It finally rained today, a nice steady gentle rain.  It was exactly what we needed–exactly what I needed. 

I promised a few days ago that I’d write another post on the specifics of keeping chickens.  Chickens are wonderful for anyone who is looking at keeping animals for food, because 1) they eat so little, 2) they take up so little room, and 3) you don’t have to kill them to get food out of them. 

First of all, where can you keep chickens?  The answer is almost anywhere.  Even tiny pockets of yard can be fenced in and given a little roof to protect the birds from rain and hot sun.  A fence is necessary to keep neighborhood cats and dogs out and chickens from getting run over or leaving little presents all over your yard.  It’s important for chickens to have a little room to scratch. 

What kind of chickens should you get?  If you have the choice, Buff Orpingtons are a large, docile chicken with soft golden feathers.  Their gentle nature makes them an excellent choice for families.  Plus, they’re excellent layers. 

 What should you feed your chickens?  Chickens will eat almost anything–table scraps, grain, even dog food.  But if you want the best egg production, consider going down to your local co-op and picking up a bag of laying pellets.  (Be sure you get the pellets; laying crumbles tend to get lost and wasted.)  Give each chicken a handful of laying pellets and a couple of handfuls of kitchen scraps per day, and reap the rewards in eggs and black gold for your garden.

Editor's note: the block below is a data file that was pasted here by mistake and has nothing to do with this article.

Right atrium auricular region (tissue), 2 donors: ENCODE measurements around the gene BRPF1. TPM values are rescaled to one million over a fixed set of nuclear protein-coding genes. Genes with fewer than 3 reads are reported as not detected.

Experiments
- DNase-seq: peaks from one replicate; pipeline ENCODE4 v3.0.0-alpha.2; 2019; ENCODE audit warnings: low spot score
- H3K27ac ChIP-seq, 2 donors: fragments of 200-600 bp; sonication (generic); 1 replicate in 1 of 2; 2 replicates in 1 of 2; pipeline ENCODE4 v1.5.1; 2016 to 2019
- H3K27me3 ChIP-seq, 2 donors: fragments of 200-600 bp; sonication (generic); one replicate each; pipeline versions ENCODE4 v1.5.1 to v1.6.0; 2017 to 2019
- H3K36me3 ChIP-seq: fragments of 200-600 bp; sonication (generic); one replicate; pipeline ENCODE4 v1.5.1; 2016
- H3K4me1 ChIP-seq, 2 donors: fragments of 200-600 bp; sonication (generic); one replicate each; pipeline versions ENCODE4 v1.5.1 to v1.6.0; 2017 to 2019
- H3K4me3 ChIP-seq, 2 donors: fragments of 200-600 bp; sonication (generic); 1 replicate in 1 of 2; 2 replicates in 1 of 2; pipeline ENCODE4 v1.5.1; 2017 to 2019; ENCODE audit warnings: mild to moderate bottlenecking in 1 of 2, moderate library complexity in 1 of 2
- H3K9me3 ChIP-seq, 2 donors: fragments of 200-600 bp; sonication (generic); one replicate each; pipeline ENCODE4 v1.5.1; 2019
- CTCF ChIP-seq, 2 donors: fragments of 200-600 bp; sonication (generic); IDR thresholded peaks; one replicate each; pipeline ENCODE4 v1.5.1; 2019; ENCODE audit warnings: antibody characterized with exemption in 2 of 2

How many chickens can you keep?  An eight-by-ten enclosure will hold three to five hens, or even a couple more, depending on their size.  And the average Buff Orpington hen will give you five to six eggs a week during all but the hottest summer months. 

Do you need a rooster?  That depends.  If you have room, and you want to produce fertile eggs and raise chicks, you’ll need a rooster.   But hens will lay just as well–and sometimes even better–without a rooster.  And if space is limited, or you don’t want to keep a chicken that isn’t going to produce food for you, a rooster will be a liability. 

Similarly, you don’t want to keep a rooster if you live in a crowded suburb.  Their cock-a-doodle-do is the epitome of the farm and country living, but neighbors tend to frown on a rooster crowing from 4:00 or so until daybreak or later. 

Chickens are worth their weight in gold.  I have eight hens and two roosters in different coops.  I get an average of six eggs a day, or a dozen eggs every two days, which is plenty for our family to eat and give to friends and family.  And that’s to say nothing of the fertilizer for our garden.  When your clean out your chicken coop, put the manure in a pile to the side of your garden, cover it with leaves, and let it sit for a couple of months.  The result will be a fabulous rich soil that you can spread over your garden for the best vegetables you’ve ever tasted. 

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